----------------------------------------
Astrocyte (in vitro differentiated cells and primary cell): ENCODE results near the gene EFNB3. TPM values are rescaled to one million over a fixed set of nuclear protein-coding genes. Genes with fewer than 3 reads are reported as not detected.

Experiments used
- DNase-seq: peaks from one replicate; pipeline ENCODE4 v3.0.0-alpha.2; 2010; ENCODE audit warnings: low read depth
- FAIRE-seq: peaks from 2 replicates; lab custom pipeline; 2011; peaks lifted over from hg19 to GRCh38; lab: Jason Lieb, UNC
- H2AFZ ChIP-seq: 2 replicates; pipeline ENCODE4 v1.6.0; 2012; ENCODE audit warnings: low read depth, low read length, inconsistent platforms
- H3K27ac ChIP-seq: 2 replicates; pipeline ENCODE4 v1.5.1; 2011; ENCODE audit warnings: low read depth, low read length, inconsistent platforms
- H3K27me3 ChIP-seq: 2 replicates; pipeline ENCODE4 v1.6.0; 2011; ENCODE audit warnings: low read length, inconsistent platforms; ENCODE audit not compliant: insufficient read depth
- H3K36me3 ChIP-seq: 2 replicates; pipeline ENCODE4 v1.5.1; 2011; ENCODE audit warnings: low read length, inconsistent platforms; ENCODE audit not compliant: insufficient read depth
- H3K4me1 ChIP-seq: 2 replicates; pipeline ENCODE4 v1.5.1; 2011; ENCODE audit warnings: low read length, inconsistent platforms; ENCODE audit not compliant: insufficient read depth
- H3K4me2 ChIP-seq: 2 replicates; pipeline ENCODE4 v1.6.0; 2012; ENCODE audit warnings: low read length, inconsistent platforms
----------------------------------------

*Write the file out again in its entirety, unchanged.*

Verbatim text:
Astrocyte (in vitro differentiated cells and primary cell): ENCODE results near the gene EFNB3. TPM values are rescaled to one million over a fixed set of nuclear protein-coding genes. Genes with fewer than 3 reads are reported as not detected.

Experiments used
- DNase-seq: peaks from one replicate; pipeline ENCODE4 v3.0.0-alpha.2; 2010; ENCODE audit warnings: low read depth
- FAIRE-seq: peaks from 2 replicates; lab custom pipeline; 2011; peaks lifted over from hg19 to GRCh38; lab: Jason Lieb, UNC
- H2AFZ ChIP-seq: 2 replicates; pipeline ENCODE4 v1.6.0; 2012; ENCODE audit warnings: low read depth, low read length, inconsistent platforms
- H3K27ac ChIP-seq: 2 replicates; pipeline ENCODE4 v1.5.1; 2011; ENCODE audit warnings: low read depth, low read length, inconsistent platforms
- H3K27me3 ChIP-seq: 2 replicates; pipeline ENCODE4 v1.6.0; 2011; ENCODE audit warnings: low read length, inconsistent platforms; ENCODE audit not compliant: insufficient read depth
- H3K36me3 ChIP-seq: 2 replicates; pipeline ENCODE4 v1.5.1; 2011; ENCODE audit warnings: low read length, inconsistent platforms; ENCODE audit not compliant: insufficient read depth
- H3K4me1 ChIP-seq: 2 replicates; pipeline ENCODE4 v1.5.1; 2011; ENCODE audit warnings: low read length, inconsistent platforms; ENCODE audit not compliant: insufficient read depth
- H3K4me2 ChIP-seq: 2 replicates; pipeline ENCODE4 v1.6.0; 2012; ENCODE audit warnings: low read length, inconsistent platforms